Figure E2 shows the time history of the residual, log10 | d |, at the point (-20,-25). The arrows in this figure indicate when the canceling-the-residuals tech­nique is applied. It is clear that there is a dramatic decrease (of 3 to 4 orders of magnitude) in the residual immediately after each application of the method.

 Figure E3. Convergence history of the м-velocity component at the point (+20, -25). Arrows indicate the application of the canceling-the-residuals technique for accelerated convergence.

Figure E3 shows the corresponding convergence history of the м-velocity compo­nent at the mesh point (+20, -25). The computed solution rapidly approaches the eventual mean value of the velocity component right after each application of the accelerated convergence technique. It is worthwhile to mention that the method works in all the cases that have been tested. The total computer run time needed to attain a steady-state numerical solution is drastically reduced in each instance.

## Diffusion Equation

The dispersion-relation-preserving (DRP) scheme is well suited to compute numeri­cal solutions of diffusion equations. To illustrate this, consider computing the solution of the initial value problem governed by the heat equation as follows:

дU f д2U д2u

dt д X2 + д y2

at t = 0, u = f (x, y).

Before implementing the DRP scheme, it is advantageous to cast (D1) into a system of first-order equations. This may be done by introducing two auxiliary variables defined by

(D1) becomes

д U / д V д W дt дX^~ ду2

Now, the system of equations (D3) to (D5) is equivalent to (D1).

Upon applying the DRP scheme to (D3) to (D5), the finite difference system is

 1 3 v(n) = — a U(n) Vl, m = Дх ajUl+j, m (D6) j=-3 13 W(n) = 1 a U(n) Wl, m = Ду ajUl, m+j y j=-3 (D7) E(n) = K h a 1 v(n) i 1 w(n) lm =-3 aj AxVl+j, m + AyWlm+j (D8) 3 u’,t=um+it c bjE’m j (D9) j=0

The time step At that can be used in (D9) is constrained by stability considera­tion. To determine the largest time step without triggering numerical instability, the first step is to find the dispersion relation of the system of finite difference equations (D6) to (D9). This is done by generalizing the discretized system to a set of finite difference equations with continuous variables and then take their Fourier-Laplace transforms. This leads to (a Ф will be used to denote the Fourier-Laplace transform of Ф ) the following:

 v — iaU (D10) w — ів U (D11) Ё — K(iav + івії) (D12) — f(a^) p -і(&Н————- — Ё, 2n (D13)

where f (a, в) is the Fourier transform of the initial condition f(x, y). a and в are the Fourier transform variables in the x and y directions, and ы is the Laplace transform variable. The solution of (D10) to (D13) is

і f (а, в)

U — 2 ♦

2п ы + ік (a2 + в )

The dispersion relation is given by setting the denominator of (D14) to zero, i. e.,

ы — – ік(а2 + в2). (D15)

Note that ы is purely imaginary for real a and в. According to the stability dia­gram of the DRP scheme (Figure 3.2) the stability limit along the negative imaginary axis of the rnAt plane is &At | < 0.29 . Thus, by dispersion relation (D15), in order to maintain numerical stability, it is required that

к(а2 + в2 )At < 0.29. (D16)

(D16) may be rewritten as

For the 7-point stencil DRP scheme, a Ax and в Ay are less than 1.75. Thus, by replacing a Ax and в Ay by 1.75 in (D17), the largest permissible time step, AtMax, is given by

It is a fact that diffusion current always flows outward from the source. Math­ematically speaking, this means that the solution at a point, away from the source depends only on the solution at points closer to the source. Therefore, at the bound­ary of a finite computation domain, the appropriate boundary treatment is to use backward difference stencils in the boundary region. There is no need to impose special boundary conditions.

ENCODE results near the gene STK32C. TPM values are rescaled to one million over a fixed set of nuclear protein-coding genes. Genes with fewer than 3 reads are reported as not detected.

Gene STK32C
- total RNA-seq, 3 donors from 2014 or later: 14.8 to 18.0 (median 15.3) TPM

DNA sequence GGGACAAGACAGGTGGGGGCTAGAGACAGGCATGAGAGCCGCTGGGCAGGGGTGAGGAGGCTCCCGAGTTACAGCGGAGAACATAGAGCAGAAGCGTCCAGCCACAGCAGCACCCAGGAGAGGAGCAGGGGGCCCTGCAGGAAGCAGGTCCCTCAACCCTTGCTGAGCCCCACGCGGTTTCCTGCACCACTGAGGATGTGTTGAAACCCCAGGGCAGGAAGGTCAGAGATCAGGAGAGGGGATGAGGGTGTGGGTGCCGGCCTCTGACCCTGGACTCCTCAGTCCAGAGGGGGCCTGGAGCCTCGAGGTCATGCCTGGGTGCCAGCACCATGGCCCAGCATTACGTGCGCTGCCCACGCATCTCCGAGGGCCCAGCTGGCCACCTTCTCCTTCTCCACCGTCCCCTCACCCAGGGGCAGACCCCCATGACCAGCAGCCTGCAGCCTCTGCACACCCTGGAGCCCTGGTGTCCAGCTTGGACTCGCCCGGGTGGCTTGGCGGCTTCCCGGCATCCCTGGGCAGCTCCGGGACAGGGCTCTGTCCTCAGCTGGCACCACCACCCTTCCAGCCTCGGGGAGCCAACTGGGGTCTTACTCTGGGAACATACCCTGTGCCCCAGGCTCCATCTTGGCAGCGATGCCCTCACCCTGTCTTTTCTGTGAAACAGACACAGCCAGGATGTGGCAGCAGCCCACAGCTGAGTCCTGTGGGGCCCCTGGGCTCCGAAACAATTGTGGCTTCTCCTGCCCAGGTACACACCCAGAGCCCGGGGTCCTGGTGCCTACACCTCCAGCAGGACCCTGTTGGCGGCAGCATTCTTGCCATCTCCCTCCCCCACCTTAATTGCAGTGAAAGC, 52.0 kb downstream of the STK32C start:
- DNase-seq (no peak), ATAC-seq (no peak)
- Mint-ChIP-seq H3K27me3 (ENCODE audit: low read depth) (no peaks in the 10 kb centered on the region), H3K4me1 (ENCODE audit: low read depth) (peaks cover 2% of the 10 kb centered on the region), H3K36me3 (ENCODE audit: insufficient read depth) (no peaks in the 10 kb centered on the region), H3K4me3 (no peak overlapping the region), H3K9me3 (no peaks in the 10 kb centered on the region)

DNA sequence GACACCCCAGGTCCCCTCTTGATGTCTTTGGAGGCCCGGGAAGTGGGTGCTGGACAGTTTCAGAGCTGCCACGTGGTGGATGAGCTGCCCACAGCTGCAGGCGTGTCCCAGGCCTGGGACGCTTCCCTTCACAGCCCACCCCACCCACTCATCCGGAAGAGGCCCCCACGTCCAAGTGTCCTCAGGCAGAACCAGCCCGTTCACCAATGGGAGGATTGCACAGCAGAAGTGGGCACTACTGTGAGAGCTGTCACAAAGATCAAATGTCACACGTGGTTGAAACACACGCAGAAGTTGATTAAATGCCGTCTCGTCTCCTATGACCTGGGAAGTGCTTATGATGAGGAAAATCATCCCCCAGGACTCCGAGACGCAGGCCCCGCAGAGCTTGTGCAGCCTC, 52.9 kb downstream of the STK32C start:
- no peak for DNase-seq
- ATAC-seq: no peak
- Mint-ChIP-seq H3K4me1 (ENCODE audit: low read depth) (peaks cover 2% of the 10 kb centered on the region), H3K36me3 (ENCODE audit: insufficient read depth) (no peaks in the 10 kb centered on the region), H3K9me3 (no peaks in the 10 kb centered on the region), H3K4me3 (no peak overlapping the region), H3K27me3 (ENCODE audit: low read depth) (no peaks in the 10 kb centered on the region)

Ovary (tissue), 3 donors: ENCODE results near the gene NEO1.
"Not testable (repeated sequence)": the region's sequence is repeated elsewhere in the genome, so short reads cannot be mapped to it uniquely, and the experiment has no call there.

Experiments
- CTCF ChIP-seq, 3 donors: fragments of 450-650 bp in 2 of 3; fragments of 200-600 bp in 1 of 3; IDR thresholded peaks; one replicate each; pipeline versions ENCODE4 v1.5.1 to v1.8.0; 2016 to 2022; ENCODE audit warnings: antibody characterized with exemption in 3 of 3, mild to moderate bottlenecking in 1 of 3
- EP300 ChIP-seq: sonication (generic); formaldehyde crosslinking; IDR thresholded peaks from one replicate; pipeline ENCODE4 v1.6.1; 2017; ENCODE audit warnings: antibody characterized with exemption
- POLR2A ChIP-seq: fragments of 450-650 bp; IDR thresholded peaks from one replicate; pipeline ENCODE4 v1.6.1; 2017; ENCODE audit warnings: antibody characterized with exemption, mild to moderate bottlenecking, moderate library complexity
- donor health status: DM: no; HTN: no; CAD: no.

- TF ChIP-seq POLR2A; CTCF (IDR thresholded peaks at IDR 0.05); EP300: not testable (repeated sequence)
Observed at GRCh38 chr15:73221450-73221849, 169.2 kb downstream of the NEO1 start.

As a simple numerical example, consider the case of an initial Gaussian pulse,

i. e.,

where b is the half-width of the pulse. The exact solution is

Figure D1 shows the result of a computation using the 7-point stencil DRP scheme for the case b = 3. The length scale is Ax = Ay. The time scale is x^ . A 100 x 100 mesh was used in the computation. The numerical solutions at t = 20, 40, 80, 160, and 300 are displayed in the figure. The exact solution is shown by a dotted line. However, it cannot be easily seen because it differs from the numerical solution by less than the thickness of the lines of the figure. The numerical solution is extremely accurate.

## The Method of Characteristics

The one-dimensional continuity, momentum, and energy equations of a compress­ible, inviscid fluids are

dp dp du

dt 9x H 9x

9 u 9 u 1 9 p

+ u + — 0

dt dx p dx

9p 9p du

+ u + у p — 0. dt 9 x 9 x

This system of three equations supports three sets of characteristics. These characteristics may be found by combining the three equations in a special way. For this purpose, multiply (C1) by X and (C2) by в and add to (C3), where X and в are functions of the dependent variables p, u, and p.

Now X and в may be chosen such that all the derivatives of the dependent variables are in the form of a common convective derivative as follows:

— + V—. dt dx

There are three possible choices. They are

1. в — 0, X — – .

p

In this case, (C4) becomes

dp dp y p 9p 9p

+ u — + u — 0.

dt 9 x p dt 9 x,

Now, in the x-t plane, along the curve

dx

— u, dt

d — YP 0? = 0, (C7)

dt p at

where

d d dx d d d

dt dt + dt dX dt + U dX

along the P-characteristic. (C7) may be expressed in a differential form as follows:

dp — — dp = 0. (C8)

p

This may be integrated to yield

d( — ) = 0 or — = constant along a P-characteristic. (C9)

PV Pv

In other words, the flow is isentropic following the motion of a fluid element.

2. X = 0, в = P (—^ = pa

d— dU

— + p a— = 0 or dp + padu = 0. dt dt

## The Method of Stationary Phase

Consider evaluating the following integral in the limit X ^ ro.

b

1,X) = и, х)е"»<Ъ.

a

It was pointed out by Lord Kelvin (1887) that for large X the function еіЛФ(х) will oscillate wildly with almost complete cancellation. Significant contribution to the integral comes from small intervals of х where Ф(х) varies slowly. This happens when Ф'(х) = 0 or at the stationary points of Ф(х).